The much-anticipated result of the feasibility study into the Canberra to Port of Eden Railway has found the project is not viable due to "high costs and low benefits".
The NSW government announced $1million in funding for the study in 2018, after engineer Edwin Michell developed a concept plan.
This plan proposed to rebuild the existing rail line between Queanbeyan and Bombala, as well as extending it north to Canberra Airport and south to the Port of Eden for freight and passenger journeys.
But the executive summary of the feasibility study, which estimated the project would cost $6.3billion, found there would be "little if any, return on investment".
The summary states the proposed 300km railway would pass through challenging terrain and areas of significant environmental value, including national parks.
These constraints mean the project would involve major tunnels and bridges/viaducts, especially between Bombala and Eden and the Canberra Airport connection, that would contribute significantly to the costs.
The summary concludes while there was a "strong amount of community enthusiasm" there was "limited information provided to support the railway".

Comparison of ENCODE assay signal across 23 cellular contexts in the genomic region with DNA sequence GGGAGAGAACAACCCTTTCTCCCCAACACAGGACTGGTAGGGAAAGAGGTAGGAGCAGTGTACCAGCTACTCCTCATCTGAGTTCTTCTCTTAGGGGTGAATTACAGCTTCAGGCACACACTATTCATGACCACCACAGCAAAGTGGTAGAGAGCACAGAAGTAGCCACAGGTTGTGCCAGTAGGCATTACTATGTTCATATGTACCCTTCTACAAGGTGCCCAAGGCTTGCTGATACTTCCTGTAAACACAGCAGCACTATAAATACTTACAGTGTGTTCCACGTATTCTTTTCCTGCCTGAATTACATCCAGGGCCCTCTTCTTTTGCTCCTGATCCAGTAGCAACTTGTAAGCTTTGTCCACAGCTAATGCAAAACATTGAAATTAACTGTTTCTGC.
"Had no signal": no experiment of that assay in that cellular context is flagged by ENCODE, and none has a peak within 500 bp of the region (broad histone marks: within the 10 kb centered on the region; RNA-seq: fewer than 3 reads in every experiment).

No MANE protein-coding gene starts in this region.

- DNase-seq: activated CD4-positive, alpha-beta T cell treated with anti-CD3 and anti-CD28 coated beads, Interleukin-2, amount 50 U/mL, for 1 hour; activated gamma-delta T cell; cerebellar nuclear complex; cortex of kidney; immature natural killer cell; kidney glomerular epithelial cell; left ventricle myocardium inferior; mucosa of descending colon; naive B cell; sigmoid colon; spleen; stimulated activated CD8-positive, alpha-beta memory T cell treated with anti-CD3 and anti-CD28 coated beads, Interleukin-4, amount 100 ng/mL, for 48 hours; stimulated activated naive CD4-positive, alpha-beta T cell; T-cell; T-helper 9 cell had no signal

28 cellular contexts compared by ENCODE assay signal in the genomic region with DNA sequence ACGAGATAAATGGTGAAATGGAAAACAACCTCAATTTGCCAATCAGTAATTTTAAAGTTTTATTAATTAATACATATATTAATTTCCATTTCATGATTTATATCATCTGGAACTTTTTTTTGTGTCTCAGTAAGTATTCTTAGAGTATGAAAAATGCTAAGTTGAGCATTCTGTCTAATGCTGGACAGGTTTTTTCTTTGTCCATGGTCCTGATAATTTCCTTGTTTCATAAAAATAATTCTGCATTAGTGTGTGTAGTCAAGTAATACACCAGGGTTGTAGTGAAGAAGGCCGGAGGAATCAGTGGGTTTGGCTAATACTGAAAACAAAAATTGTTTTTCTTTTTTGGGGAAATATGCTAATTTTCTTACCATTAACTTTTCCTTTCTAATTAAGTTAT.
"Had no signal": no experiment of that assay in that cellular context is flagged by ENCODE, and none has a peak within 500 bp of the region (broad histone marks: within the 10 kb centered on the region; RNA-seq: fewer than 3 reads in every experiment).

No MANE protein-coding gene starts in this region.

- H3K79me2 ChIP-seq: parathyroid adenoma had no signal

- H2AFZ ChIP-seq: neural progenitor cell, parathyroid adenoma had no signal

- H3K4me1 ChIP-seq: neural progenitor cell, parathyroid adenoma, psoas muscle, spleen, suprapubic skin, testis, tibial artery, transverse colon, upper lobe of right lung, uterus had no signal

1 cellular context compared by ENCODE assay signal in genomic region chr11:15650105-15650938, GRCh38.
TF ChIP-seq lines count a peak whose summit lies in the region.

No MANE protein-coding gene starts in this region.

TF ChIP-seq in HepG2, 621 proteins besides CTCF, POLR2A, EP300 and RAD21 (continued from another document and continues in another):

"The costs of reinstatement of the non-operational railway are significant and the cost to construct the railway down to Port of Eden are extremely high due to the topographical challenges and the environmental constraints," the conclusion states.
"While the sections from Queanbeyan to Bombala to Port of Eden are expensive and difficult to achieve, they could be delivered with a substantial investment."
Cooma and Monaro Progress Association's Richard Hopkins, who is the coordinator for the association's concept plan for the railway, said the feasibility study contained benefit cost ratios "which appear to be disabling".
"They are disabling if they are valid," he said.
But while he had not been able to view the entire study he believed important features had not been included, including the effect of freeing up congestion for other ports and train lines, which was "critically important".
"One way forward is for an assessment of the Cooma and Monaro Progress Association's concept plan," he said.